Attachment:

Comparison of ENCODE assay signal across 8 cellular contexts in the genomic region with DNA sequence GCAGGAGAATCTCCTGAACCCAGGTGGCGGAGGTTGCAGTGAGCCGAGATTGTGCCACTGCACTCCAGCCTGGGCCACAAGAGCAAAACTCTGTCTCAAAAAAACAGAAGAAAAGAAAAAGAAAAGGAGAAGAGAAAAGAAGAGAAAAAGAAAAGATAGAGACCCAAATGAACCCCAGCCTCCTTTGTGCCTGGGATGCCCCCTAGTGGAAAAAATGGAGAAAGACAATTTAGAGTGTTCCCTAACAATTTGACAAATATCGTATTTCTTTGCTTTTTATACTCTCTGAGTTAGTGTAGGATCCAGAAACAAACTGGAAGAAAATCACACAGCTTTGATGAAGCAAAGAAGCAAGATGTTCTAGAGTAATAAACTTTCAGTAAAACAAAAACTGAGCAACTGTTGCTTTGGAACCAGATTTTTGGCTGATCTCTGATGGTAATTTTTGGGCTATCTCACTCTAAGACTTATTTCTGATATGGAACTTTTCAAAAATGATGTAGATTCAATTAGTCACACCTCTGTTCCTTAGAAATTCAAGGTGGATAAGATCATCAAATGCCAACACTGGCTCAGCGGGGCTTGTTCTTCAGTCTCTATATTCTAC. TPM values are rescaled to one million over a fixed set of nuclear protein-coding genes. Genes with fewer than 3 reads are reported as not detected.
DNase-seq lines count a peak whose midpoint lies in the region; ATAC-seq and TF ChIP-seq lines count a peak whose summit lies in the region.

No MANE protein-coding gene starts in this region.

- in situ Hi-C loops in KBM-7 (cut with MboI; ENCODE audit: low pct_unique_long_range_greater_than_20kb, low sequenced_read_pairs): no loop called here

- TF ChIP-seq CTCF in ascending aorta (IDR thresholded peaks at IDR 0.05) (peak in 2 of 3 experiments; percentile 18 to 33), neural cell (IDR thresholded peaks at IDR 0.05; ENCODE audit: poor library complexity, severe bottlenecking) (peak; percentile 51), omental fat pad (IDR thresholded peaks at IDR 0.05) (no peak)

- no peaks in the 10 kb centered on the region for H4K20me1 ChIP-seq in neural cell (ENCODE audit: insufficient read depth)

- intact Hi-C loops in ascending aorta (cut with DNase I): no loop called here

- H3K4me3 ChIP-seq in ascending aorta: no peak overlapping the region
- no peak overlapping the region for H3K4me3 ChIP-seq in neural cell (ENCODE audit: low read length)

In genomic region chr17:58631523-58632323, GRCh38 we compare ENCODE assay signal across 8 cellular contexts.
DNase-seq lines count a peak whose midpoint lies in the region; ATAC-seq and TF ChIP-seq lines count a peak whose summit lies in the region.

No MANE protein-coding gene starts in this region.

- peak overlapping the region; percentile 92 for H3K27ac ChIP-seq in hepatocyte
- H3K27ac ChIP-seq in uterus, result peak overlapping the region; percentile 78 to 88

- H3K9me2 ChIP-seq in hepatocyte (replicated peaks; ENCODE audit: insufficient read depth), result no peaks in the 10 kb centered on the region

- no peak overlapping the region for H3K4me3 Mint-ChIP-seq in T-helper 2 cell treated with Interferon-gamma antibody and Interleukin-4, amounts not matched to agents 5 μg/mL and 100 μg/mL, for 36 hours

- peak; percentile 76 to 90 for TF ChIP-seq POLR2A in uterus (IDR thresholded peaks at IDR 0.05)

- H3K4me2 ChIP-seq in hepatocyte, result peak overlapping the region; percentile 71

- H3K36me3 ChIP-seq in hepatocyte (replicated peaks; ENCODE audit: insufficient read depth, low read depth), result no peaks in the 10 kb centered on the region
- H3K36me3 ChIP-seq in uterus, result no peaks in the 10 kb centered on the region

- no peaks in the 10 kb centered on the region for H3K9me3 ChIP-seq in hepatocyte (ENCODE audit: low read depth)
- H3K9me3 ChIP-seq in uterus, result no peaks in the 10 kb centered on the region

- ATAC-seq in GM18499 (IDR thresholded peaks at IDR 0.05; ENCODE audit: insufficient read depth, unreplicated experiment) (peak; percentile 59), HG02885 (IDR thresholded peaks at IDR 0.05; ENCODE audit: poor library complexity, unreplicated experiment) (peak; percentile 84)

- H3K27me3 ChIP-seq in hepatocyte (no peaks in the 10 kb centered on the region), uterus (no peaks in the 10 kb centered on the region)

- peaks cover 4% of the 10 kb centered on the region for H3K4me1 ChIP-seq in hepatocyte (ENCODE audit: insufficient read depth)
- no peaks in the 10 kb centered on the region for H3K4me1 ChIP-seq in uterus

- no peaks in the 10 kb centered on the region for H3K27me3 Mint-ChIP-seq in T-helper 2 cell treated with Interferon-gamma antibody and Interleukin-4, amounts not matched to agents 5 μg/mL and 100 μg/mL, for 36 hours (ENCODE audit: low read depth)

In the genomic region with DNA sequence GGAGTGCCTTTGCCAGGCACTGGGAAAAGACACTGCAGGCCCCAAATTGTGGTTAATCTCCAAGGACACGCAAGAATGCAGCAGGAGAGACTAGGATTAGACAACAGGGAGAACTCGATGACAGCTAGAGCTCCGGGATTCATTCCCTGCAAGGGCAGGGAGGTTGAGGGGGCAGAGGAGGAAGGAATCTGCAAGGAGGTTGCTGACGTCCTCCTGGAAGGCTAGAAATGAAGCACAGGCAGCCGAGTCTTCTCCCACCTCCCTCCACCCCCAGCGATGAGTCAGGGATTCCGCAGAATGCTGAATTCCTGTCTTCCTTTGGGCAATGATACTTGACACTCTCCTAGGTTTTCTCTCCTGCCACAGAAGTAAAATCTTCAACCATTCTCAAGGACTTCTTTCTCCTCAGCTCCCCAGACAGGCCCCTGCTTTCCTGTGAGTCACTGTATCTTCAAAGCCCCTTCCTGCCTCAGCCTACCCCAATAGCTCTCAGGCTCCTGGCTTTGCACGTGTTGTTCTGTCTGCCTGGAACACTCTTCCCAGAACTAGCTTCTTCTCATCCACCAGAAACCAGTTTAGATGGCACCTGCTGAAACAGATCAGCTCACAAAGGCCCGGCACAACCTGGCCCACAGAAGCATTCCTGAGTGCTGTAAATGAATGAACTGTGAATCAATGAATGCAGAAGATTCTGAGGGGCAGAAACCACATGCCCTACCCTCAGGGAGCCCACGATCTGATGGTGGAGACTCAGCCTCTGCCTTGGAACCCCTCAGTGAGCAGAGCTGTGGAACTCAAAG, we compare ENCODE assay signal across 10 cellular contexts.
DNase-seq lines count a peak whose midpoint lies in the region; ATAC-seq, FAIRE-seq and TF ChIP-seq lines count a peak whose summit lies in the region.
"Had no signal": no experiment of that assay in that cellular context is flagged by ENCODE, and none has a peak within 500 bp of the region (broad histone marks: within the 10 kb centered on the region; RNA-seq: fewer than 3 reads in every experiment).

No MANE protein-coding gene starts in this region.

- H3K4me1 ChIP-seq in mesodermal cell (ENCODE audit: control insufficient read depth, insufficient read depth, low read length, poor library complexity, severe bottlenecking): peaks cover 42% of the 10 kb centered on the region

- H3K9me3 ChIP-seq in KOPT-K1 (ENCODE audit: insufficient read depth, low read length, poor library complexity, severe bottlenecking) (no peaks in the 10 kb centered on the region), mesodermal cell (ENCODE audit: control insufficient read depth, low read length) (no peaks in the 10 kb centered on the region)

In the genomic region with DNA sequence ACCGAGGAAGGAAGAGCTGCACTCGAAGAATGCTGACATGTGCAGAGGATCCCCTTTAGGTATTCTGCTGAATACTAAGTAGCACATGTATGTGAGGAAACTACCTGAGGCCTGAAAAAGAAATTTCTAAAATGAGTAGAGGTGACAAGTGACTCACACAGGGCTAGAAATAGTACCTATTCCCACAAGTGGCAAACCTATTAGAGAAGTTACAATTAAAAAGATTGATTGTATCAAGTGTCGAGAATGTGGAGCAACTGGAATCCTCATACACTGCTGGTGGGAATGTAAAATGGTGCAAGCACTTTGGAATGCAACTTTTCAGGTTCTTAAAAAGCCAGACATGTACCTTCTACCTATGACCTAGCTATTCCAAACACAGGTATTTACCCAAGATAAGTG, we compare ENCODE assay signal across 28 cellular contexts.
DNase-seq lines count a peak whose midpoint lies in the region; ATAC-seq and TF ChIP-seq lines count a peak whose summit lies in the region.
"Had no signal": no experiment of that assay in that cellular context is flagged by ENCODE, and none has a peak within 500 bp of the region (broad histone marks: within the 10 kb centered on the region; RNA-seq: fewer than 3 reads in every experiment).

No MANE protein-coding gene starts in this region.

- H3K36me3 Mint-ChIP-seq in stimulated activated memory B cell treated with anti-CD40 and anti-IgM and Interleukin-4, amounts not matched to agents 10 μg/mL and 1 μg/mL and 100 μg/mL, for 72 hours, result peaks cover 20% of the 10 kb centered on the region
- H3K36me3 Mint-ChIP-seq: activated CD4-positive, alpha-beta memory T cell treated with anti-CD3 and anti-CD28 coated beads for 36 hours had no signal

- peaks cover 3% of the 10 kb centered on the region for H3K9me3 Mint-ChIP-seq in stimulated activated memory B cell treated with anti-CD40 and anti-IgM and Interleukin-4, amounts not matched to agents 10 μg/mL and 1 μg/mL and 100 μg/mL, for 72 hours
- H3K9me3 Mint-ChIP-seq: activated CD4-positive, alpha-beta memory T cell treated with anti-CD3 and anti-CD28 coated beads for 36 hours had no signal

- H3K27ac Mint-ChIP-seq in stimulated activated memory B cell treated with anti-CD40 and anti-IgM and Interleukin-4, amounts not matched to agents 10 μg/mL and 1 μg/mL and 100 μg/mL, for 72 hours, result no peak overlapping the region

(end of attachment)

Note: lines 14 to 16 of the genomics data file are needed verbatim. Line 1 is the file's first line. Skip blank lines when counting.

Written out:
- H3K27ac ChIP-seq in uterus, result peak overlapping the region; percentile 78 to 88

- H3K9me2 ChIP-seq in hepatocyte (replicated peaks; ENCODE audit: insufficient read depth), result no peaks in the 10 kb centered on the region

- no peak overlapping the region for H3K4me3 Mint-ChIP-seq in T-helper 2 cell treated with Interferon-gamma antibody and Interleukin-4, amounts not matched to agents 5 μg/mL and 100 μg/mL, for 36 hours